It's happening again. The finger-pointing that occurs every time a police officer is killed in Philadelphia. Which pretty much means the accusations of who is at fault are constant.
This city has had seven officers die in the line of duty in less than three years; an eighth who was wounded in a 1966 shoot-out with a robber also died during that period.
The latest victim is Officer John Pawlowski, 25, who was fatally shot Friday night by a robbery suspect when he responded to a report of a fight between a cabbie and another man. The suspect, Rasheed Scrugs, was critically wounded in an ensuing shoot-out with other officers.
Of course, anyone who pulls the trigger of a gun is ultimately responsible for that act. But responsibility also lies at the feet of a criminal justice system that seems incapable of stemming the violence that keeps staining the streets of Philadelphia with the blood of police officers.
Officer Pawlowski leaves behind an expectant wife. Our hearts go out to her and the Pawlowski family. He served this city with merit.
With Officer Pawlowski's death, the public once again is asking how someone with a criminal record as long as Scrugs' could be free to shoot anyone. The same question was asked after each of the four other police shootings since May 2006. It was asked after the deaths of the two officers killed in car crashes resulting from high-speed chases.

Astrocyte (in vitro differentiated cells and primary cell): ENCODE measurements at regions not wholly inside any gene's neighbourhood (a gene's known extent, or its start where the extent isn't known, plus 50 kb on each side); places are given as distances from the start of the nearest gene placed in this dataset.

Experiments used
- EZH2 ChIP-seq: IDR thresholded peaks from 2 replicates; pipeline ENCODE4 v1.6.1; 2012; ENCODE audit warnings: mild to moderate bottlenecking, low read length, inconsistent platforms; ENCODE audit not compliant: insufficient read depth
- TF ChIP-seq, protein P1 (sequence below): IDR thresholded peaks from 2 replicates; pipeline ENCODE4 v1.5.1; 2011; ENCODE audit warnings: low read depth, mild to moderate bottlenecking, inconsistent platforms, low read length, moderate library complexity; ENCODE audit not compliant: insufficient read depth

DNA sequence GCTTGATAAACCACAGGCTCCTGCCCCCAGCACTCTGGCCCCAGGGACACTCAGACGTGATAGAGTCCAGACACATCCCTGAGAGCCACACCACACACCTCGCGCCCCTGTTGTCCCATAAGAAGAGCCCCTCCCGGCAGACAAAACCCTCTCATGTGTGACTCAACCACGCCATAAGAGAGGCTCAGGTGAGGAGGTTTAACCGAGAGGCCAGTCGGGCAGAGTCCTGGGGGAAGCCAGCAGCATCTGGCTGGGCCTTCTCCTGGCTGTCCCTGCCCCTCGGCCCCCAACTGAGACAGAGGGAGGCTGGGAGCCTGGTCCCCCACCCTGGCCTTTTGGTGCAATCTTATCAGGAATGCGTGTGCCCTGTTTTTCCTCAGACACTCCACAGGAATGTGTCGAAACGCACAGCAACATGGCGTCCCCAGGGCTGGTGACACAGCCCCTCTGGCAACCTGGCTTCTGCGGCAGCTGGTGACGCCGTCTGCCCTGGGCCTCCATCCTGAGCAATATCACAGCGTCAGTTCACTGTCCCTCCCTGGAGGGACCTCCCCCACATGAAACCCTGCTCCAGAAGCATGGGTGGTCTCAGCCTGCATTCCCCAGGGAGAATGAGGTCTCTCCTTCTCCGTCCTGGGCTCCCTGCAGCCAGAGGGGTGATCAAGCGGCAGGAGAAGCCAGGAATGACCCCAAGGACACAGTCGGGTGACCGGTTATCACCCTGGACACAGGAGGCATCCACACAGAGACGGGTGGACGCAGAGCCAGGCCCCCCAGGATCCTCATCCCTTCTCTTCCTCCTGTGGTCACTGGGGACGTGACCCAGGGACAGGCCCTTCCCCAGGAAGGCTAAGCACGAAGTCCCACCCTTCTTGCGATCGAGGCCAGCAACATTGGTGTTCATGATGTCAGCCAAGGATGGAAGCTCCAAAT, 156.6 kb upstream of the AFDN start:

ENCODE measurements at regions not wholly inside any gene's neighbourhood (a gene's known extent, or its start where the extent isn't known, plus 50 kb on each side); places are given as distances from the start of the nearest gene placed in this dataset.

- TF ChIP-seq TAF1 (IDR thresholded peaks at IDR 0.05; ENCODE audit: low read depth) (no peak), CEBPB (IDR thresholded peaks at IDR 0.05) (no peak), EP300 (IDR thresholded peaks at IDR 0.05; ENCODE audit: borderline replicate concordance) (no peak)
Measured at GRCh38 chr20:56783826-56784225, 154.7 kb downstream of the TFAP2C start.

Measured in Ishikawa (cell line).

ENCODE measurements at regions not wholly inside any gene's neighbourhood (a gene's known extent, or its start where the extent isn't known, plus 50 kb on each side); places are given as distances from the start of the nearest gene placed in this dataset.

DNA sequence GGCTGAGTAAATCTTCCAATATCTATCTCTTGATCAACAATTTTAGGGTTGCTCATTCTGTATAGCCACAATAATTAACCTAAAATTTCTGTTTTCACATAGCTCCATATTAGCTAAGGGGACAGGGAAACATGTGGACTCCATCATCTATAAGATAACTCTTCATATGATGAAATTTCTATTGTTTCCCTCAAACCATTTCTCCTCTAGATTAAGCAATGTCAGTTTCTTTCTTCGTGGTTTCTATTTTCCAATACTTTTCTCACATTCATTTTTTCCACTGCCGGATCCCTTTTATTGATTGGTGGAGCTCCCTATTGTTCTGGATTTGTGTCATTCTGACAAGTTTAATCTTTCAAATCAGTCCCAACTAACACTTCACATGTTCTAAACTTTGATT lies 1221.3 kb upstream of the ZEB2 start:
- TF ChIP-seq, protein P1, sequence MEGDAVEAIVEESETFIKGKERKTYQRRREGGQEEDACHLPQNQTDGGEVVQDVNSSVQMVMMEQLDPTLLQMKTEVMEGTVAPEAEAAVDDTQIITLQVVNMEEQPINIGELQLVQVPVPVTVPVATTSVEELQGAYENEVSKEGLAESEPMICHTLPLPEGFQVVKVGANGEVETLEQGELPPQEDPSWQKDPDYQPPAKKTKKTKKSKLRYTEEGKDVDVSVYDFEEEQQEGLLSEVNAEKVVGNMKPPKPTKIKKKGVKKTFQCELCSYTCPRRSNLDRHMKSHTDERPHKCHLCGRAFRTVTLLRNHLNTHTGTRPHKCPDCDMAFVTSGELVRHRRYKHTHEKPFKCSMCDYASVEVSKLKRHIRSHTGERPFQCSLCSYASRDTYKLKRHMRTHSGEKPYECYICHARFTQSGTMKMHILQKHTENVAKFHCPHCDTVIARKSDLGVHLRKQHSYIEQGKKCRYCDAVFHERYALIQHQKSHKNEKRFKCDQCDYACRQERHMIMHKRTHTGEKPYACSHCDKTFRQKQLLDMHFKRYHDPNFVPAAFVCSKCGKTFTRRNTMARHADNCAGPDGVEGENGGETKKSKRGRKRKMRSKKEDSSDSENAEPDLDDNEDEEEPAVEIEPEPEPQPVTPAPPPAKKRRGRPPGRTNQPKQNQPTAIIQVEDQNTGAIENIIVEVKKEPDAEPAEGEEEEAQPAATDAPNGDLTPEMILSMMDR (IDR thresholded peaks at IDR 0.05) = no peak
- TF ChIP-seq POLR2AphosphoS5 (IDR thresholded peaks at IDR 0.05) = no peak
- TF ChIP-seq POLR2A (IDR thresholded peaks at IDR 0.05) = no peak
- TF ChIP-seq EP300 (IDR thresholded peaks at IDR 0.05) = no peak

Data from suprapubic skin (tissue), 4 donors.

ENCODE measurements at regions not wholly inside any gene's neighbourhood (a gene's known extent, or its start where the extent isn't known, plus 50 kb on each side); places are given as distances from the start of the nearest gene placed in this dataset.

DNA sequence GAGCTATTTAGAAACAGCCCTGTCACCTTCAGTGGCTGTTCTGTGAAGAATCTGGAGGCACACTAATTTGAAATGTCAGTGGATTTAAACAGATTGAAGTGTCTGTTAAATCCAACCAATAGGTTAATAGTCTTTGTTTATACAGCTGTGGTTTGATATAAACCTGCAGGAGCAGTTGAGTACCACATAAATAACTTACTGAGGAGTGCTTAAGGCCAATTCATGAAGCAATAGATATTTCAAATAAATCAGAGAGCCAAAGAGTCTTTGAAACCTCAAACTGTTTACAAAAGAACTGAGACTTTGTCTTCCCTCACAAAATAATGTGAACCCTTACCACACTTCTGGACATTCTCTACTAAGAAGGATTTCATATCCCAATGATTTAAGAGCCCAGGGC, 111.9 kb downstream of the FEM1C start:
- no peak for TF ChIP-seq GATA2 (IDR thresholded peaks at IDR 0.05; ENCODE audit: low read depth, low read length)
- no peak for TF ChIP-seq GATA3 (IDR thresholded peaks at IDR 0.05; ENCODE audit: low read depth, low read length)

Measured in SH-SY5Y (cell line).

The police say it's not their fault that career criminals aren't in prison; they keep arresting them, but judges' sentences are too lenient.
The judges say it's not their fault; they follow proper sentencing guidelines, but the prisons don't use the time to effectively rehabilitate.
The prisons say they have good programs to rehabilitate inmates, but society doesn't provide the help returning felons need - a good job, for starters - to stay out of trouble.
Pennsylvania's prison system does deserve credit for dropping its recidivism rate from 46 percent in 2002 to 31 percent, but that's due in part to a change in the way it counts parole violators who are incarcerated for only a short period of time.
Also give the prison system credit for recognizing that locking the door and throwing away the key is not an option for most inmates. Very few are lifers. Most, including some who are violent, will get out one day.
Those who have not benefited from the prisons' programs to get them off drugs, educated, and job-ready are likely to end up in trouble again. But that can also happen with those who did well in prison only to return to family and friends who pull them back into old lifestyles.
So, every part of the criminal justice system must work harder. Police must keep making arrests. Judges must make the right sentencing decisions. Prisons must intensify their efforts to rehabilitate. But that's not all. Society must better prepare for returning inmates. Parolees must be monitored closely. Companies must provide more jobs.